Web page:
Driving With A Barking Dog In The Car

Gemma | November 28th, 2009
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If you have ever been driving with a barking dog in the car you will know it is enough to make anyone crazy. It seems like everything you go past in the car makes them bark.

It doesn’t matter if it’s cars, bikes, children, cats, other dogs or even non threatening objects like houses, your dog just seems to bark at anything and everything.

Most of us will lose our temper and end up yelling at the dog in an attempt to get some peace. Driving is often stressful enough without a barking dog to contend with. But this is only going to excite your dog even more.

If you start yelling you’re actually confirming to the dog that you feel the same as they do. They bark and you shout. Your dog is probably thinking that you are in total agreement with them.

If you follow these three tips while out driving with your dog you should with a little time and patience reduce the amount of barking and eventually stop it altogether…

1. Try To Relax

You want your dog to be relaxed so try leading by example. Play some relaxing music at a low volume and stay calm and collected even if your dog gets excited. Talk softly to your dog without stress in your voice and give their head a little rub (without crashing the car).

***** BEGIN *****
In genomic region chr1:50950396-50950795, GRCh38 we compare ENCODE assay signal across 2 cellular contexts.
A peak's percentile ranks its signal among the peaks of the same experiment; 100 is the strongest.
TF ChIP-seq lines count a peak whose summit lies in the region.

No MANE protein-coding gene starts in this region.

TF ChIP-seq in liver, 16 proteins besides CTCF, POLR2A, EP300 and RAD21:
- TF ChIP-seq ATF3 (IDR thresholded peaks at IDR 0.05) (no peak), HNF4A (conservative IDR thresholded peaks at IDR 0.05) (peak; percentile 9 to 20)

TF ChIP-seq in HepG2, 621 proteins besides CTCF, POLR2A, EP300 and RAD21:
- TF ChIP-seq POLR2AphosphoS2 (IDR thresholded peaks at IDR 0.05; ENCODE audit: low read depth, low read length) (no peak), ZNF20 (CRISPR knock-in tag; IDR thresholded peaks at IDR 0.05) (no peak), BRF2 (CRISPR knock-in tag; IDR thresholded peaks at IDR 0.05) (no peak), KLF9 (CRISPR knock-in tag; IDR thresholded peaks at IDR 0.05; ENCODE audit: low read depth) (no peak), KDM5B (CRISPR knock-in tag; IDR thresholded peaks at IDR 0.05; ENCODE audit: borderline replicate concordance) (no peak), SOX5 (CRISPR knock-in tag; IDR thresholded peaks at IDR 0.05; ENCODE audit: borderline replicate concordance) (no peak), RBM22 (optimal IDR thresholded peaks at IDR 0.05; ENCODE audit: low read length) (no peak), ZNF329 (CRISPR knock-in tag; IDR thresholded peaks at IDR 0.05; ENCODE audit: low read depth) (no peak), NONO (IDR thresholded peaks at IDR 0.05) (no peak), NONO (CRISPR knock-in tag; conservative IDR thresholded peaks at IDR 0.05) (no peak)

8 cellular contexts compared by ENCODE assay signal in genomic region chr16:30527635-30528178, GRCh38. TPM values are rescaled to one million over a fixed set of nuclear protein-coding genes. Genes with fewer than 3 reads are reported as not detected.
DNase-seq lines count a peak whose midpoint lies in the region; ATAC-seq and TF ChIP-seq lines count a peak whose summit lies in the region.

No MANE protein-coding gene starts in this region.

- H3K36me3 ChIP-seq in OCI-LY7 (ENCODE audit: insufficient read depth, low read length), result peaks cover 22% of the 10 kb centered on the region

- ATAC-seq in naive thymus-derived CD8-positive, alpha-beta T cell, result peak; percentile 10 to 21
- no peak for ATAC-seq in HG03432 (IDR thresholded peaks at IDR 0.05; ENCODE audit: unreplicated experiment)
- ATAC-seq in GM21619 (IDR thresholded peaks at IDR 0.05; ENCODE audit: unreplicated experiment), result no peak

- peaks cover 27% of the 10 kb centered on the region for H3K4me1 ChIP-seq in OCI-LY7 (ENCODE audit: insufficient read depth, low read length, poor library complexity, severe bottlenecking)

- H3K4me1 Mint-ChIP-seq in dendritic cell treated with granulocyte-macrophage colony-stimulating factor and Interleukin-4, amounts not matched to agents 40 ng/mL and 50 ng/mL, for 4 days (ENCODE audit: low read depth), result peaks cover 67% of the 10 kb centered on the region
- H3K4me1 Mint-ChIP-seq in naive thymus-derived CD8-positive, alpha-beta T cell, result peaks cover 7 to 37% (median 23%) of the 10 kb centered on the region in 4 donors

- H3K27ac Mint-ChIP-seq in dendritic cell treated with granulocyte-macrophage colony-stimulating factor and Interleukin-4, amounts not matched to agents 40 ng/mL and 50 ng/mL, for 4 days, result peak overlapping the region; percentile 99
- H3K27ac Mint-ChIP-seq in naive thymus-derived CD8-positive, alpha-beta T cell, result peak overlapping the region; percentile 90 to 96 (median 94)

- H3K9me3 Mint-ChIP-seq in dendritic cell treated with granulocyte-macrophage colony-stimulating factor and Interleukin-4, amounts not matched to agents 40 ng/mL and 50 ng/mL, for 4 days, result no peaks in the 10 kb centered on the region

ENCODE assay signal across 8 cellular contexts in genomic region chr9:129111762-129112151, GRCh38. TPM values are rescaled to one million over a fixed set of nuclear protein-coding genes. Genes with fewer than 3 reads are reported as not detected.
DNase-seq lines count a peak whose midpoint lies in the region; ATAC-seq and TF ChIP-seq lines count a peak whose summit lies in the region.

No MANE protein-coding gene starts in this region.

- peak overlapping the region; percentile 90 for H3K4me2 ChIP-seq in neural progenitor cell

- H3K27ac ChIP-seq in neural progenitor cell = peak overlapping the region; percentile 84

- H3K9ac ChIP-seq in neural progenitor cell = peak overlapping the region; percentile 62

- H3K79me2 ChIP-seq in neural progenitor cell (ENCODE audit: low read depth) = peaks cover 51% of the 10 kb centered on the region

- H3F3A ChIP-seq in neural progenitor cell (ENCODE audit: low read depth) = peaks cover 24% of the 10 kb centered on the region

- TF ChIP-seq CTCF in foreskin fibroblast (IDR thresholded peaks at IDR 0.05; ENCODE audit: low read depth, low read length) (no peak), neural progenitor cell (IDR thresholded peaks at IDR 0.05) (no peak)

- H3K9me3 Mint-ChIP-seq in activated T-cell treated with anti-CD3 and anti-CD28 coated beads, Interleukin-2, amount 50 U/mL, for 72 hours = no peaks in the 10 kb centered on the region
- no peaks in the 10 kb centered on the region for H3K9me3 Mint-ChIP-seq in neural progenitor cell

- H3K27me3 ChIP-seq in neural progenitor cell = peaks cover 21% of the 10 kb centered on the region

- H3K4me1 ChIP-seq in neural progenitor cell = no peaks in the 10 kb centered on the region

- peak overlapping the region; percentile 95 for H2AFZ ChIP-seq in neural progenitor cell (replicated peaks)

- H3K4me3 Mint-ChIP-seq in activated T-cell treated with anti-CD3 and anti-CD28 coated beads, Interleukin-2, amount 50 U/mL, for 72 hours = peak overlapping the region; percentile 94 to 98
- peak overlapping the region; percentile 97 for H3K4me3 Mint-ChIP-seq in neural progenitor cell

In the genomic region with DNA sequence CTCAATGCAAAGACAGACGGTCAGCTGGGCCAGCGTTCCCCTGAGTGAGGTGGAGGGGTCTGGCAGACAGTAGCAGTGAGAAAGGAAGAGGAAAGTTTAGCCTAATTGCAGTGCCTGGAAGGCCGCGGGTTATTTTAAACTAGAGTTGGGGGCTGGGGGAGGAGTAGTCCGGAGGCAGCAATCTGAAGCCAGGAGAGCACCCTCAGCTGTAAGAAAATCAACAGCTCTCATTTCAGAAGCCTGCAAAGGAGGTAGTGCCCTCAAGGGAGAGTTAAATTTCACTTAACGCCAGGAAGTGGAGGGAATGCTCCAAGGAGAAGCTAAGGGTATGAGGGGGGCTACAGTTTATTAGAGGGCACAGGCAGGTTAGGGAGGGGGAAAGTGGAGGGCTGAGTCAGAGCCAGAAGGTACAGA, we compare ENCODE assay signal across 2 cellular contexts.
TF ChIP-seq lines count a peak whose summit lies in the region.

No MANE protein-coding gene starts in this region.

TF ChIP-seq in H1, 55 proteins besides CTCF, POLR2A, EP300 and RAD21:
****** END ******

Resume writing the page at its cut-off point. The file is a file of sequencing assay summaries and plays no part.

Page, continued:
2. The Water Trick

If the first tip doesn’t work you can try something more drastic. Carry a small water bottle or water pistol with you. When your dog starts to bark quickly give them a little squirt of water and at the same time firmly say “no”. Most dogs will immediately stop barking. Saying “no” in a firm voice will eventually stop them barking even without the water because they will learn to associate it with the water spray.

3. Use A Dog Crate

Another thing you can do is use a dog crate. You simply use a crate that your dog can sit in whenever they are in the car. The crate should limit the dogs field of view so they can’t see everything rushing by. Without the stimulation of everything rushing by they are unlikely to start barking. This is a better option for small and medium dogs but can be difficult with larger dogs.

Whatever technique you use, try to stay calm. Getting stressed doesn’t do you or the dog any good. Also remember to focus on the road and try to have a safe journey!